For hackers, biometric data is the Holy Grail.
In a move fraught with risk, Mexico, a country that has become a haven for the black market of stolen personal data of all kinds, is about to build a big biometric database to be used not just for the benefit of government institutions but also for the nation’s banks.
Last year a law was passed that gave Mexican banks until the end of August 2018 to collect biometric data (finger prints and iris scans) on all their customers. Foreign-owned subsidiaries of global banks like Citi and BBVA were thrilled with the initiative arguing that it would help them combat identity theft. It could also help lenders fulfill their “know your client” (KYC) anti-money laundering checks, at much lower cost.
The ultimate goal is to develop a unique identification system that will work alongside the government’s national ID scheme, which is apparently in the final stages of development. But Mexico’s banks — in particular the smaller ones — struggle to develop the infrastructure needed to comply with the new rules by the end of August.
So in the past week, the banks were granted a nine-month extension to harvest their customers’ biometric data — and not just their fingerprints and iris features. The lenders will now also be collecting their customers’ facial and voice characteristics, all of which will be stored on a super-secure, highly centralized platform that no hacker, no matter how skilled, resourceful or Russian, will be able to penetrate. At least that’s the plan.
But what happens if the database on which all this data is stored is itself not secure? Mexico has hardly proven itself to be a safe place for valuable data. Last year it won ninth place on PriceWaterhousecooper’s list of global “economic crime” hot spots. The country’s banks cannot even keep their own payment systems secure, let alone a centralized database full of priceless information on their customers.
In the last two months hackers have made off with around 400 million pesos ($20 million) from three Mexican financial institutions, including one of its biggest banks, Banorte. First they targeted vulnerabilities in the banks’ connections to the country’s domestic payment transfer system, known as SPEI. Then they removed the funds by creating hundreds of phantom orders that wired funds to fake accounts across a number of banks.
This happened just months after a group of cyber criminals came close to stealing $110 million from Bancomext, a state-owned trade bank. It would have been the world’s biggest ever virtual bank heist.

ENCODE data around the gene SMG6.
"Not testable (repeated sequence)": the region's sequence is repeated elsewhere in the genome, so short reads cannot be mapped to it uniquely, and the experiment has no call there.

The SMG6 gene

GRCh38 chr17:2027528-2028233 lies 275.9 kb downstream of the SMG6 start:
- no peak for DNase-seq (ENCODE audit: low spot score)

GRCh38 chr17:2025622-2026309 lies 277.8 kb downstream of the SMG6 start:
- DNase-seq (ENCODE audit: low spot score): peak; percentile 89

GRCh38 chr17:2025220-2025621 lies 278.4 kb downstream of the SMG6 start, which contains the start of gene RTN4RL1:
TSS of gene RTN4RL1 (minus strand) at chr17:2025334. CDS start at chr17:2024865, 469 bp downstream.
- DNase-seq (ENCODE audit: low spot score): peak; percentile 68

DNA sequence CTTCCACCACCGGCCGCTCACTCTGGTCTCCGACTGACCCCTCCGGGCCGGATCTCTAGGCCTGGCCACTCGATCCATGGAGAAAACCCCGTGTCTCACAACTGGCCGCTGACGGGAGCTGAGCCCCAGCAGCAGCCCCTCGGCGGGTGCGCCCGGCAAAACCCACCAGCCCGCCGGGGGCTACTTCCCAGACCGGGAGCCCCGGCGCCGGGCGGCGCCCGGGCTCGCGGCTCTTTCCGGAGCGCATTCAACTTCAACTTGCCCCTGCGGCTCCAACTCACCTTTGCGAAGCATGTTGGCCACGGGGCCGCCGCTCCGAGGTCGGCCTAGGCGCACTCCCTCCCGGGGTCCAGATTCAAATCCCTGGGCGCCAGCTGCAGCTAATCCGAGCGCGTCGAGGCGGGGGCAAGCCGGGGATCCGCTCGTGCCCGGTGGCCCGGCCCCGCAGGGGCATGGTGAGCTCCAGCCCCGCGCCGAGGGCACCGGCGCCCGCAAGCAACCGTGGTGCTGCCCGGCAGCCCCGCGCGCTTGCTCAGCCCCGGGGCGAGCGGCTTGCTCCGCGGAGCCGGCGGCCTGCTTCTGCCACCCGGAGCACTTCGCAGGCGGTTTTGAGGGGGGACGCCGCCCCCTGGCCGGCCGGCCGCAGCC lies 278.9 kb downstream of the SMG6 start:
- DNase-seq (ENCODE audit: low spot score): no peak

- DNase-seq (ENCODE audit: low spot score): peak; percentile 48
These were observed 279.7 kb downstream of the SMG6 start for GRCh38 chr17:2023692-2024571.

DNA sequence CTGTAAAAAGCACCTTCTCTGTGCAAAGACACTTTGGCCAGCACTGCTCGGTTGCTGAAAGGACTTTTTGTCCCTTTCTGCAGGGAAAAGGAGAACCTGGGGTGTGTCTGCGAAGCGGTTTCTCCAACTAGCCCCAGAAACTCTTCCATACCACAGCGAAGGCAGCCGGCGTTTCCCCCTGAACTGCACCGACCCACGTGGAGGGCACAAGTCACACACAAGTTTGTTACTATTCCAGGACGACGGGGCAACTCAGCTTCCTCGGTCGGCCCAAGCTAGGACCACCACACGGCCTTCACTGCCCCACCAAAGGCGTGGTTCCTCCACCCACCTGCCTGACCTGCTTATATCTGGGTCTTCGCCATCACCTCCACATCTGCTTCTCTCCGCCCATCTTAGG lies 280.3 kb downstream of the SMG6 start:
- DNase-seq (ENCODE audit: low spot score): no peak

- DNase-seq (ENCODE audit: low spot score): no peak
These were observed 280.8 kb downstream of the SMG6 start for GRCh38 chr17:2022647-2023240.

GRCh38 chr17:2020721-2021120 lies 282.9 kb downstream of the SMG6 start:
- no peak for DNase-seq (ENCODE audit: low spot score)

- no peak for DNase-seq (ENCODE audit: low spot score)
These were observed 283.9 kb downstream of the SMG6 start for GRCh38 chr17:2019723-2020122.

Part of the problem in Mexico is the widespread impunity cyber criminals enjoy, owing to the absence of adequate legal tools and the lack of enforcement of the existing laws. Cyber theft in Mexico is dominated by professional, well-funded criminal organizations. In nine months’ time, those organizations could have the chance to get their hands on the most personal data of all: the biometric identifiers of tens of millions of Mexican bank customers.
If that data is hacked, there is no way of undoing the damage. You cannot change your iris like you can change your password.
As recent data leaks have shown, most databases in general remain incredibly porous, even in countries with far more advanced cyber security systems than Mexico — as demonstrated by the Equifax hack in the US. Yet these biometric technologies are being rolled out with dizzying haste by banks and other financial institutions.
Last year Mastercard set a deadline of April 2019 for the blanket use of biometric identification for its services across the whole of the EU. UK global bank Standard Chartered has begun rolling out fingerprint and other biometric technologies across 15 of the 31 African and Asian markets in which it operates, as part of a $1.5 billion technology investment package. According to Standard Chartered, it is the largest deployment of any form of fingerprint biometric technology by any international bank.
Passports around the globe have had biometric features for years, as have other forms of IDs, including many driver’s licenses in the US. In India, over a billion people have been enrolled in Aadhaar, India’s biometric ID system. In China, biometric systems are now so advanced and so widespread that they’re used for surveillance purposes of people on the street. People now sign into their smartphones with biometric data.
In Mexico, as elsewhere, there’s been no public debate about the potential implications of harvesting biometric data on such a large scale, including the fact that use of data about body parts is largely unregulated, and many companies want to keep it that way.
With biometric passports, people have a choice: no passport, no international travel. Mexican bank customers will probably be granted a similar ultimatum: either comply with your bank’s requests for your biometric data, or risk losing access to banking services. A recent headline in the Mexican financial daily El Financiero sums up the attitude perfectly: “Bid farewell to PINs, the banks will have your complete biometric data”. All that was missing was a little tag at the end with the words “whether you like it or not.” By Don Quijones.
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